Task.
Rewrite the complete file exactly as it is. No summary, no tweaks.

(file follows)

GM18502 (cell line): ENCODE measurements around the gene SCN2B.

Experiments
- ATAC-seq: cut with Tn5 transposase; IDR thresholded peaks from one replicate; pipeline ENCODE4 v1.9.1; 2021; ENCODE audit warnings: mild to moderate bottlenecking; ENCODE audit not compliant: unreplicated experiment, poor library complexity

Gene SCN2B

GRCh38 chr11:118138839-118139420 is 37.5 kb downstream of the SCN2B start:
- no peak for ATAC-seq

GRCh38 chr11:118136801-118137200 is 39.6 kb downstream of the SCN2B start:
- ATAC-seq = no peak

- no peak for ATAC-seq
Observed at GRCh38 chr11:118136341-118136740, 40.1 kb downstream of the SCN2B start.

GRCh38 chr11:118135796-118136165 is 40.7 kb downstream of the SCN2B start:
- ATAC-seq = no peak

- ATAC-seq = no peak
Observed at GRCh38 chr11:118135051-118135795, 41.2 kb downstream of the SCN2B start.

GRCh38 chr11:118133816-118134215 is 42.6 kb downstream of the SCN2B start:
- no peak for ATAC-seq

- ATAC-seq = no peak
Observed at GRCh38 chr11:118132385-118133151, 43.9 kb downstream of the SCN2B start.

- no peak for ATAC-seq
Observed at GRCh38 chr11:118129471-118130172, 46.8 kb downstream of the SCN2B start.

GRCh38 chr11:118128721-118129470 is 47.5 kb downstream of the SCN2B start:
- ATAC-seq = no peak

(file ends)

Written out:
GM18502 (cell line): ENCODE measurements around the gene SCN2B.

Experiments
- ATAC-seq: cut with Tn5 transposase; IDR thresholded peaks from one replicate; pipeline ENCODE4 v1.9.1; 2021; ENCODE audit warnings: mild to moderate bottlenecking; ENCODE audit not compliant: unreplicated experiment, poor library complexity

Gene SCN2B

GRCh38 chr11:118138839-118139420 is 37.5 kb downstream of the SCN2B start:
- no peak for ATAC-seq

GRCh38 chr11:118136801-118137200 is 39.6 kb downstream of the SCN2B start:
- ATAC-seq = no peak

- no peak for ATAC-seq
Observed at GRCh38 chr11:118136341-118136740, 40.1 kb downstream of the SCN2B start.

GRCh38 chr11:118135796-118136165 is 40.7 kb downstream of the SCN2B start:
- ATAC-seq = no peak

- ATAC-seq = no peak
Observed at GRCh38 chr11:118135051-118135795, 41.2 kb downstream of the SCN2B start.

GRCh38 chr11:118133816-118134215 is 42.6 kb downstream of the SCN2B start:
- no peak for ATAC-seq

- ATAC-seq = no peak
Observed at GRCh38 chr11:118132385-118133151, 43.9 kb downstream of the SCN2B start.

- no peak for ATAC-seq
Observed at GRCh38 chr11:118129471-118130172, 46.8 kb downstream of the SCN2B start.

GRCh38 chr11:118128721-118129470 is 47.5 kb downstream of the SCN2B start:
- ATAC-seq = no peak